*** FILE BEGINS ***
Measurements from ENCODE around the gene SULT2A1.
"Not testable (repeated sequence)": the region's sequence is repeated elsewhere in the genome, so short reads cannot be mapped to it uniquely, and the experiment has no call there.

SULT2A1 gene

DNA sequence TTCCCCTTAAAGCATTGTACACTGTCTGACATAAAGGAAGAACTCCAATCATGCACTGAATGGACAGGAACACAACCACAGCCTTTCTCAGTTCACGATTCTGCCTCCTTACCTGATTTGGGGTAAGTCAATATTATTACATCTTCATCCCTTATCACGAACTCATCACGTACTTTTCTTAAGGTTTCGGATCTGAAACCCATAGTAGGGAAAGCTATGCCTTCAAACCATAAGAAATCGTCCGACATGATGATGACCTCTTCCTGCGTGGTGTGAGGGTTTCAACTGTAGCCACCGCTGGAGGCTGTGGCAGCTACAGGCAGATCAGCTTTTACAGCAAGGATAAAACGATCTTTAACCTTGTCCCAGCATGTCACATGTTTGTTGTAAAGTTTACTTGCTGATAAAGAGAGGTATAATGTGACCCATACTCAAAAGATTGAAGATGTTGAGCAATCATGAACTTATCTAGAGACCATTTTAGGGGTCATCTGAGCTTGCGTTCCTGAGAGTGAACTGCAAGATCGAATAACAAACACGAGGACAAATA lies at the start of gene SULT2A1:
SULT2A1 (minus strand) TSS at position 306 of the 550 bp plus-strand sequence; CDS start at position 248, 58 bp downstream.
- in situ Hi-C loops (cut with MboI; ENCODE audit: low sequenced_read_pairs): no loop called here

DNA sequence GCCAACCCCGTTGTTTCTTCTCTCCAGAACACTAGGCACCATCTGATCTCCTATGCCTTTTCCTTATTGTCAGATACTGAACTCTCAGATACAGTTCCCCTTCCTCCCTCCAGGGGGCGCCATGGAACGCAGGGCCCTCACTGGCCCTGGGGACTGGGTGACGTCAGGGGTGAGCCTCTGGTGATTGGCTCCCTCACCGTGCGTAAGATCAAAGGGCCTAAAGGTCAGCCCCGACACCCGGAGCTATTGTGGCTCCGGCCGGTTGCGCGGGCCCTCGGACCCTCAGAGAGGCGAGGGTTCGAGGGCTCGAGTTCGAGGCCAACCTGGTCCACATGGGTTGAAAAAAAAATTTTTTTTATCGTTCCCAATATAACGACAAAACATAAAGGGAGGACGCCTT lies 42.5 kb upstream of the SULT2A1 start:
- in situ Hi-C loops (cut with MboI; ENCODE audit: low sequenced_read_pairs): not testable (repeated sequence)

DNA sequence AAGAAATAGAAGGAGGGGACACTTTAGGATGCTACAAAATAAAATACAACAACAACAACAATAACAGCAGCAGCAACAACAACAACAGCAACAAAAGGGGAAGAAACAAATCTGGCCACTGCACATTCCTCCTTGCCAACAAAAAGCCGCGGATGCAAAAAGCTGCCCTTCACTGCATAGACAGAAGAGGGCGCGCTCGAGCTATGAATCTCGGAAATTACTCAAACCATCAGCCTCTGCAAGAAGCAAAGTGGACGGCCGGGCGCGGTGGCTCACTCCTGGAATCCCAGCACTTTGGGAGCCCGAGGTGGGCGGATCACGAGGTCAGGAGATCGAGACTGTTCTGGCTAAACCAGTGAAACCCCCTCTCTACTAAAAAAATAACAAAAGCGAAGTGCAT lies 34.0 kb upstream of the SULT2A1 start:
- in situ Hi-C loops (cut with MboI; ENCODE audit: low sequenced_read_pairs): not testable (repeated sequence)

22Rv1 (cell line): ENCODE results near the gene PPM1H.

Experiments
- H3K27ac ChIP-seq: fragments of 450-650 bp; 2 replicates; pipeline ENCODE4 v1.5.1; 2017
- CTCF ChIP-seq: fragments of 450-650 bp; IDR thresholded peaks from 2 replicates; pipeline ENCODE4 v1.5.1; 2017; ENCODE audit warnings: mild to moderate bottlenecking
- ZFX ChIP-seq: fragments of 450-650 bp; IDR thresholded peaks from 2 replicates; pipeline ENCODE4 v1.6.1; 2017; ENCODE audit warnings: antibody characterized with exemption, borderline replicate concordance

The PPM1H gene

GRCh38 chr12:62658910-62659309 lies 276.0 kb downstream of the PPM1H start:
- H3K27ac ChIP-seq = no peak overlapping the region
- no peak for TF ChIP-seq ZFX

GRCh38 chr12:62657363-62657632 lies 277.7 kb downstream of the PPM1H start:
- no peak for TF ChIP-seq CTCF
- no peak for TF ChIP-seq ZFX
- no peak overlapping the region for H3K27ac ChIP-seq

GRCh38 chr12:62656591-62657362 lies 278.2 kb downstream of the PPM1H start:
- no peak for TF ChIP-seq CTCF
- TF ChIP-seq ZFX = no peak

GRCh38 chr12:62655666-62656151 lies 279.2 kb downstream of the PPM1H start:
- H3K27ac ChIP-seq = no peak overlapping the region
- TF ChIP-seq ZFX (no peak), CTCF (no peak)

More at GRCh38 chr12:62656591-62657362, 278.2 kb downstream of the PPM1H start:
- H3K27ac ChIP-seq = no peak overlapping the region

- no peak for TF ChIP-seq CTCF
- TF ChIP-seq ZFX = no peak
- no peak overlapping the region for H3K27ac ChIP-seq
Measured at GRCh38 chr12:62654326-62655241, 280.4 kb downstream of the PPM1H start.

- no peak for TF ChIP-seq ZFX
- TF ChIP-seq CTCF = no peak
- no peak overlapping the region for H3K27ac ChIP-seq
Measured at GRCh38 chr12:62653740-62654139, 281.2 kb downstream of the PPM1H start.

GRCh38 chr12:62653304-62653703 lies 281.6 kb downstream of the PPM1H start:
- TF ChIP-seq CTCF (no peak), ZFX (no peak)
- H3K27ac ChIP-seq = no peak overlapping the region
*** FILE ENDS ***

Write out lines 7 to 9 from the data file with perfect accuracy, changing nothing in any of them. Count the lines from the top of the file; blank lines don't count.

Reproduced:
DNA sequence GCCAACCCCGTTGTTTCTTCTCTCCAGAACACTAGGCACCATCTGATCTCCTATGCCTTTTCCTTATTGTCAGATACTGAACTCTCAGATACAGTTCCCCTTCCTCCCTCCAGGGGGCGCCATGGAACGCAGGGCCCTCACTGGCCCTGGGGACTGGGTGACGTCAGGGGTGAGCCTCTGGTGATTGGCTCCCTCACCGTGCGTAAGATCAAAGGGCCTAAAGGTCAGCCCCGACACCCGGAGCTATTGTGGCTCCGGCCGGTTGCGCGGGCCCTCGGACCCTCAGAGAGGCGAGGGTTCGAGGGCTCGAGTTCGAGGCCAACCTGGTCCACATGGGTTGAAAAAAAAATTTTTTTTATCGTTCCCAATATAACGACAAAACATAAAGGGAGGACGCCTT lies 42.5 kb upstream of the SULT2A1 start:
- in situ Hi-C loops (cut with MboI; ENCODE audit: low sequenced_read_pairs): not testable (repeated sequence)

DNA sequence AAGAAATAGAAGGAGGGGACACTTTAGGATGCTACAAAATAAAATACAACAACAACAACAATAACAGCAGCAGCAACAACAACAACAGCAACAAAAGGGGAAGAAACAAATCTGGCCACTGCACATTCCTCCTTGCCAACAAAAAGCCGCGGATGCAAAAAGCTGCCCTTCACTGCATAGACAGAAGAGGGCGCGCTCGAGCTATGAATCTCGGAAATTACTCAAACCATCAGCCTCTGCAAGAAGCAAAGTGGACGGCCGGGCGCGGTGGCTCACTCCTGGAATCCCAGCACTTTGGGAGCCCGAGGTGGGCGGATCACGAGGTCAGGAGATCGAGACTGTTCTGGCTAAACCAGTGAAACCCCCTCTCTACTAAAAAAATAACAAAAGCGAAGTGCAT lies 34.0 kb upstream of the SULT2A1 start: